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Airport Hell: New York's An Awful Place to Fly
New York magazine reports this week from the front lines of US airport gridlock: the Big Apple. While it may not seem that delays and schedule snafus at LGA, JFK and EWR could hobble your flight out of Phoenix, the fact that New York-area airports handle so much traffic means they can quickly turn a good day in the air bad:
Close to 3,700 flights stream through [New York's] three airports daily. And our sluggishness infects the entire grid. "If you look at the delay signature in New York and on the national level, you can see it propagating delays into the national system," says John Hansman, an MIT scientist who studies air-traffic patterns.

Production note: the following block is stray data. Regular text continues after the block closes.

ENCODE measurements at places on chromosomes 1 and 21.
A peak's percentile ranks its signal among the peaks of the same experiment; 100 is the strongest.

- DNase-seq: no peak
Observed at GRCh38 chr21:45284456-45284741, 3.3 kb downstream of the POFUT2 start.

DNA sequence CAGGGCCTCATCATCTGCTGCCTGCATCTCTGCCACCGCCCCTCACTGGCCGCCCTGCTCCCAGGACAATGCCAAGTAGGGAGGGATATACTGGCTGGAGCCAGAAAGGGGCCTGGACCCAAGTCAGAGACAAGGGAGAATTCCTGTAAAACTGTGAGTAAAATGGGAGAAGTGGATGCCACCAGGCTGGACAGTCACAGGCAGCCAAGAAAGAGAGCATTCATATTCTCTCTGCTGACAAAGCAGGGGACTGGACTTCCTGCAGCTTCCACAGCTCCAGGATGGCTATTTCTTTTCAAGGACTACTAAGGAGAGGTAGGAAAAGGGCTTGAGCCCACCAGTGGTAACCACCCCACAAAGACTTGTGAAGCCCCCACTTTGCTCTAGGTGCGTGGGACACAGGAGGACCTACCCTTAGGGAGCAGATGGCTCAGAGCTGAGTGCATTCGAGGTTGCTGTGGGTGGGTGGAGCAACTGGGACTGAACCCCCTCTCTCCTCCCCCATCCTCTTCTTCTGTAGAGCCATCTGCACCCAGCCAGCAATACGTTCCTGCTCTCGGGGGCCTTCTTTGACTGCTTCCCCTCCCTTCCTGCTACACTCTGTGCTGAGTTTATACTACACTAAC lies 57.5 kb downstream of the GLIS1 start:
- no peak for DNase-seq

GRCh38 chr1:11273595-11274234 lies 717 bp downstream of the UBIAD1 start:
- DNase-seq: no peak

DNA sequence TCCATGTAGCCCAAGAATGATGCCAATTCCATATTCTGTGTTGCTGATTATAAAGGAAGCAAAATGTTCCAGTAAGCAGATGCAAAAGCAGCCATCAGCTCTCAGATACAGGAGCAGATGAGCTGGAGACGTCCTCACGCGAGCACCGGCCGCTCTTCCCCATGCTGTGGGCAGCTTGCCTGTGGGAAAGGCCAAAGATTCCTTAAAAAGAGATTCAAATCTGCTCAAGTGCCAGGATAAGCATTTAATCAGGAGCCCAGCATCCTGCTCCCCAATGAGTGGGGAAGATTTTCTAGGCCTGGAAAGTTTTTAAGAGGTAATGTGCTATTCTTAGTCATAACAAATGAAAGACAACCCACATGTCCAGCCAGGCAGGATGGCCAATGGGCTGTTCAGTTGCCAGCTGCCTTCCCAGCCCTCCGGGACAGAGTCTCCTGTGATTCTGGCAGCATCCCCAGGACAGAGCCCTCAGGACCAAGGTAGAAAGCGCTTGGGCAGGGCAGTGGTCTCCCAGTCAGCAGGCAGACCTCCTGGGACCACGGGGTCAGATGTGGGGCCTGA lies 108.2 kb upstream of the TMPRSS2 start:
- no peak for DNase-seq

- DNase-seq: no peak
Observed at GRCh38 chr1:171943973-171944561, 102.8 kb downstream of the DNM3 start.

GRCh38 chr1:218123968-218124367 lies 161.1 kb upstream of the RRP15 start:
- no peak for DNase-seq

And while New York mentions a number solutions--capping the number of planes, expanding Stewart International, airspace redesigns--the magazine doesn't report if or when any of them are likely to happen:
It's anyone's guess as to whether caps--or any proposed solution--will be implemented now, later, or never.
Fortunately, in a massive feat of data mining, New York does offer some help in another article. The staff plugged multiple routes and options into Flightstats to find the best--and worst--options for transcon, trans-Atlantic and Eastern Seaboard flights. They advocate for shuttle flights out of LGA to Boston, Virgin America to LAX and L'Avion to Paris. These flights aren't guaranteed to arrive stress-free, but when flying from New York these days, you need all the help you can get.
[Photo: Ho-Yeol Ryu, via NYM]